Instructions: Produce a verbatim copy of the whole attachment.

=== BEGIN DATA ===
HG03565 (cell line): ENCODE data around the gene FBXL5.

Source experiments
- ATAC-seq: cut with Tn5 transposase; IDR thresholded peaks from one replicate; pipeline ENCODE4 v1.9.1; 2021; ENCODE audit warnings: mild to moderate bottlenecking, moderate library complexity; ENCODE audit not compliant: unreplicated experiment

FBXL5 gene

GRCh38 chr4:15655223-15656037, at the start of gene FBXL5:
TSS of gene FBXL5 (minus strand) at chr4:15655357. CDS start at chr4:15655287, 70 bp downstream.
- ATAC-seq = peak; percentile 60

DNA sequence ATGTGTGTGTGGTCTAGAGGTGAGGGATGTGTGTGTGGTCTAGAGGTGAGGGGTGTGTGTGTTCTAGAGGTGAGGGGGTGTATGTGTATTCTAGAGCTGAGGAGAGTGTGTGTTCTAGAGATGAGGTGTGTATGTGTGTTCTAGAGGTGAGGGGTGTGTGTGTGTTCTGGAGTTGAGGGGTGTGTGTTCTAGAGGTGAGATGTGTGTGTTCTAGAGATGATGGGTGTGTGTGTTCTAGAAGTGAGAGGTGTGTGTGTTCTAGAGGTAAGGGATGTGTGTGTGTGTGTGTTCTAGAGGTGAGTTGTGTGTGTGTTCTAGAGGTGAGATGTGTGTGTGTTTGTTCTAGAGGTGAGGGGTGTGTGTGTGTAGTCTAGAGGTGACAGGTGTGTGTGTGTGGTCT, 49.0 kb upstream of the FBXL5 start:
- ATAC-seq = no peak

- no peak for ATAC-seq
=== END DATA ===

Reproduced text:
HG03565 (cell line): ENCODE data around the gene FBXL5.

Source experiments
- ATAC-seq: cut with Tn5 transposase; IDR thresholded peaks from one replicate; pipeline ENCODE4 v1.9.1; 2021; ENCODE audit warnings: mild to moderate bottlenecking, moderate library complexity; ENCODE audit not compliant: unreplicated experiment

FBXL5 gene

GRCh38 chr4:15655223-15656037, at the start of gene FBXL5:
TSS of gene FBXL5 (minus strand) at chr4:15655357. CDS start at chr4:15655287, 70 bp downstream.
- ATAC-seq = peak; percentile 60

DNA sequence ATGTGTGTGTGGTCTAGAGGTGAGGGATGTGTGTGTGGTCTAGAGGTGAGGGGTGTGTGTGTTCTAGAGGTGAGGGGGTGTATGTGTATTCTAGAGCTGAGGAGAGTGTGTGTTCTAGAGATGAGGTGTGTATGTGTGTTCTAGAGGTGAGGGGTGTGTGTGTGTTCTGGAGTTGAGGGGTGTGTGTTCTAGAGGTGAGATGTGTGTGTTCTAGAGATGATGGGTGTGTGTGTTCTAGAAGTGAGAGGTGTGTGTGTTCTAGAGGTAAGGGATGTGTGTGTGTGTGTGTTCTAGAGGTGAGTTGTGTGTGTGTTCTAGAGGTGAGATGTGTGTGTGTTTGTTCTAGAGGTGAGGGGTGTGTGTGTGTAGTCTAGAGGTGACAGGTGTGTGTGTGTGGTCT, 49.0 kb upstream of the FBXL5 start:
- ATAC-seq = no peak

- no peak for ATAC-seq